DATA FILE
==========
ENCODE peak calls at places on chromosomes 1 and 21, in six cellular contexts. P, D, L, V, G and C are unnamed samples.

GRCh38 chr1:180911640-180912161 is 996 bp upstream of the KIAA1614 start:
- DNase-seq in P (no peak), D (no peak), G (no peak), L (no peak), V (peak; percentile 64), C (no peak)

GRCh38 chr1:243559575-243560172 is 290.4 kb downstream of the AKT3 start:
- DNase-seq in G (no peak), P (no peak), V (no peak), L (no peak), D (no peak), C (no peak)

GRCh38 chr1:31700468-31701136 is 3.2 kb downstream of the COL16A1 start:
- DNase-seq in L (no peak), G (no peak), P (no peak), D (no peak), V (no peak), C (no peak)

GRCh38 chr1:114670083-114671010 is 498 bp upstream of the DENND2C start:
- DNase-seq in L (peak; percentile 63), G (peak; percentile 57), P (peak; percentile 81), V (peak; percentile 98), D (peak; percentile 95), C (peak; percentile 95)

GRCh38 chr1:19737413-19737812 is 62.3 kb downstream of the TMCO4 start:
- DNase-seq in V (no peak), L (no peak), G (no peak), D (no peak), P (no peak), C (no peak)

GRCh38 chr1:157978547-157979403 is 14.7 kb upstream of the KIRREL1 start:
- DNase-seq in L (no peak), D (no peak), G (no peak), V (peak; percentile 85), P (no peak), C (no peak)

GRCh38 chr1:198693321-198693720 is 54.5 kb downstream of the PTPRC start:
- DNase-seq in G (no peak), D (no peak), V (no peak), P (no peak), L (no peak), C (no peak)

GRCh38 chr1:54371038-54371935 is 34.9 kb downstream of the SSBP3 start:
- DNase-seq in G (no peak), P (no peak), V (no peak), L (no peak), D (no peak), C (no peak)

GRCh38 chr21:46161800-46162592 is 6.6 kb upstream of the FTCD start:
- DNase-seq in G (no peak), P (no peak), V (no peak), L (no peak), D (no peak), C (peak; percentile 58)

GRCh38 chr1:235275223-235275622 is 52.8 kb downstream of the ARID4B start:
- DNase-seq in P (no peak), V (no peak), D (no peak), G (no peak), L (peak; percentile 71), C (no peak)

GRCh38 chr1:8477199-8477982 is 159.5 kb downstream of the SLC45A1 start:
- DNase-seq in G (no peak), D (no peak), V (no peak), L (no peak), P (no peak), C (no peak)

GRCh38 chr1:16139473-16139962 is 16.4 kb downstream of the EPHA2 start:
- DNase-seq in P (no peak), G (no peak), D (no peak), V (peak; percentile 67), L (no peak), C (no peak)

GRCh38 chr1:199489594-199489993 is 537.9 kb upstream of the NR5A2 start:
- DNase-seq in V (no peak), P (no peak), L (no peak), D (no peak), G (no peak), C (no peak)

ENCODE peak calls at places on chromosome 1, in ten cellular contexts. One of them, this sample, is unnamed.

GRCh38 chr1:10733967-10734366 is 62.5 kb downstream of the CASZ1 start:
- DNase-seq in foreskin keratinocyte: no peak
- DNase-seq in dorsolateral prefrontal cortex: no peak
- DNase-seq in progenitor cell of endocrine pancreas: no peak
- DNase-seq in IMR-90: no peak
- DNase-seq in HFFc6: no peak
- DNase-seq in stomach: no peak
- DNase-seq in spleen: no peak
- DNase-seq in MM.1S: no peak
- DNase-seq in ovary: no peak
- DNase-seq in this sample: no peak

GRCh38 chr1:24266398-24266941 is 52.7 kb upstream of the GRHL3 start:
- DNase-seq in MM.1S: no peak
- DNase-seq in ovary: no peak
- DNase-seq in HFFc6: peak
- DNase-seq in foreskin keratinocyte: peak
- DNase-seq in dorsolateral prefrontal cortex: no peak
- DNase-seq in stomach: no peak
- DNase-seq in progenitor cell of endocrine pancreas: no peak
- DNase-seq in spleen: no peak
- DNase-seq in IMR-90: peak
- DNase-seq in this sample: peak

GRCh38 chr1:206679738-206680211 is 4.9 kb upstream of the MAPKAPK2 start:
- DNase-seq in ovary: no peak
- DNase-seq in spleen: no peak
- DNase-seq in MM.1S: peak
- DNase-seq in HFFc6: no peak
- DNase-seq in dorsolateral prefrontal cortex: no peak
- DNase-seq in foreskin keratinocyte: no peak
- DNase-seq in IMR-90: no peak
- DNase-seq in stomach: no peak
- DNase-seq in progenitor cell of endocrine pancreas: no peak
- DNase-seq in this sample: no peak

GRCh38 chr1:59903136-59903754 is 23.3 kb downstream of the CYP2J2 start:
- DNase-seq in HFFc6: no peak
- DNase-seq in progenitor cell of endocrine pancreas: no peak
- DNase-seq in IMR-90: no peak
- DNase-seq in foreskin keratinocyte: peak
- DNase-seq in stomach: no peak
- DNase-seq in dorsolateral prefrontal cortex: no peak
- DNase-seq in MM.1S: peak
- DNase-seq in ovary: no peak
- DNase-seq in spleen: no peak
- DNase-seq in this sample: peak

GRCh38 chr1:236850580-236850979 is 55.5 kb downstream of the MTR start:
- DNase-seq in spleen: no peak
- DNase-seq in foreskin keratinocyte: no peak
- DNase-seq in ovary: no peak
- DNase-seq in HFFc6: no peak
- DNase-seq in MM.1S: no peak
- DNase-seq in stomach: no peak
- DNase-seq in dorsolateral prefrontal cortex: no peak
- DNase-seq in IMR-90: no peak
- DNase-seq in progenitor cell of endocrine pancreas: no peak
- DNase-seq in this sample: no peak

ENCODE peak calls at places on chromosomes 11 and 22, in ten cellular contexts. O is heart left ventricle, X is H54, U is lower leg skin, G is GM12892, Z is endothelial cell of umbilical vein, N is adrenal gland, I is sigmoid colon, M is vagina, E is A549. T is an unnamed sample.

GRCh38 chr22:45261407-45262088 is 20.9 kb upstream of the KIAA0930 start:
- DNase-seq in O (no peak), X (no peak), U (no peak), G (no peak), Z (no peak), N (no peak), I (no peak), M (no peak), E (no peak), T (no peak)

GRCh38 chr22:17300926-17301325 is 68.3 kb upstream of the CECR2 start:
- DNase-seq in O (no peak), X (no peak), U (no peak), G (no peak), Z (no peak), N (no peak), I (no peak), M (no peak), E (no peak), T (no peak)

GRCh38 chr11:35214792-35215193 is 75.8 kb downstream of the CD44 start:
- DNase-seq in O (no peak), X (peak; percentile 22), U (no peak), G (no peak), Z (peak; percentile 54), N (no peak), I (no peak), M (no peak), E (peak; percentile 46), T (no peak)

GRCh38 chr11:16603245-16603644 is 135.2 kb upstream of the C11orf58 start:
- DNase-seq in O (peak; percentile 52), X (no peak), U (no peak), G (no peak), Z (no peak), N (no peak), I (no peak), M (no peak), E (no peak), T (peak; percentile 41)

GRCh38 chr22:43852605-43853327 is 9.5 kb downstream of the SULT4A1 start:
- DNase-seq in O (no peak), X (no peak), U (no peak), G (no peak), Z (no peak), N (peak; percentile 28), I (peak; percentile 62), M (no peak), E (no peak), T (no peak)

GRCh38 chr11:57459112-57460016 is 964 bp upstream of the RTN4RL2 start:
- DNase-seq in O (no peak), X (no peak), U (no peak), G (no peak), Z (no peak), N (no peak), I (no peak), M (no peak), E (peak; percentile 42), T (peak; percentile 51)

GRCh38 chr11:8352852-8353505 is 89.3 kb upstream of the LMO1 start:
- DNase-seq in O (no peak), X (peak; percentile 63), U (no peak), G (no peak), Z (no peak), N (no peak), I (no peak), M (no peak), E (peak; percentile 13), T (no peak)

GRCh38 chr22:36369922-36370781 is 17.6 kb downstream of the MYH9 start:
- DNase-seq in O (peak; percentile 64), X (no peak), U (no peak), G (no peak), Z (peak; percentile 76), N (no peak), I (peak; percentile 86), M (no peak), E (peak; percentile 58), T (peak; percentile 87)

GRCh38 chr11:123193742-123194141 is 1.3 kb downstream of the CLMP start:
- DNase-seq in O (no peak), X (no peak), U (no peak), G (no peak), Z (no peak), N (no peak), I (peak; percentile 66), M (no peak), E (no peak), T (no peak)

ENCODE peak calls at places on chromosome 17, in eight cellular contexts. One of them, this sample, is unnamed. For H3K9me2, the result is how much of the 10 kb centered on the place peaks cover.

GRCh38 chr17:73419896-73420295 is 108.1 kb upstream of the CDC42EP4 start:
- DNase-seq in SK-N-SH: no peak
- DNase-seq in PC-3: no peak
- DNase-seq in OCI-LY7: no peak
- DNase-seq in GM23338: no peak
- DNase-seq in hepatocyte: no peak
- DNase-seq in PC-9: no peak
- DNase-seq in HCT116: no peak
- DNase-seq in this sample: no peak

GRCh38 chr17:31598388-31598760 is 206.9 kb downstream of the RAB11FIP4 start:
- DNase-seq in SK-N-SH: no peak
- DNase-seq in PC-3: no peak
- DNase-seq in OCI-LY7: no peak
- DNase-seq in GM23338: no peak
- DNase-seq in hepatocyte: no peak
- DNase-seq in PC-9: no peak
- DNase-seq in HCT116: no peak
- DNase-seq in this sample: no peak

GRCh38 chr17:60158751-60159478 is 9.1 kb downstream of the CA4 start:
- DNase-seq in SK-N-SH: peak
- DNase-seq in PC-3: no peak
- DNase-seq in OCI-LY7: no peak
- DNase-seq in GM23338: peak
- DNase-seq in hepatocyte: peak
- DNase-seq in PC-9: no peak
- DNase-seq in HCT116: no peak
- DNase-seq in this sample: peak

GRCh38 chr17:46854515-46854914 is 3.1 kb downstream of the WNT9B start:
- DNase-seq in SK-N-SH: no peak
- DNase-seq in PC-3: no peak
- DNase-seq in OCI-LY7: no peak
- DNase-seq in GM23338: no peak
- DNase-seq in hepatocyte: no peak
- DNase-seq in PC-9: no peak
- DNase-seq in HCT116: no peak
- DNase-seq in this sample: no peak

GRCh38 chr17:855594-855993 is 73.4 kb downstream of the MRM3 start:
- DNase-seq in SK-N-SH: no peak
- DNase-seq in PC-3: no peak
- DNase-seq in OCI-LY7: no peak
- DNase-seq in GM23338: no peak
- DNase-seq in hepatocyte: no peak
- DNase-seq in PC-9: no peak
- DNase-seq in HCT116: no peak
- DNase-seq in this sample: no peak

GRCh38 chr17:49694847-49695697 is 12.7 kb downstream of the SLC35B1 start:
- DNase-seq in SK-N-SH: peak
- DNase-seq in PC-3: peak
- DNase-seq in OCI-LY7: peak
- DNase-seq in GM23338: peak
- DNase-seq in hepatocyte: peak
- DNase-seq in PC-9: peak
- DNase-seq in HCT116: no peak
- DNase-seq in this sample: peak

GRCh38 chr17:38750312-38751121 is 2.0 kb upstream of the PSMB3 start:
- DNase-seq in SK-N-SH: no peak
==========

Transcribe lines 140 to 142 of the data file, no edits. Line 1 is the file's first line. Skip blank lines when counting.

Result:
GRCh38 chr17:855594-855993 is 73.4 kb downstream of the MRM3 start:
- DNase-seq in SK-N-SH: no peak
- DNase-seq in PC-3: no peak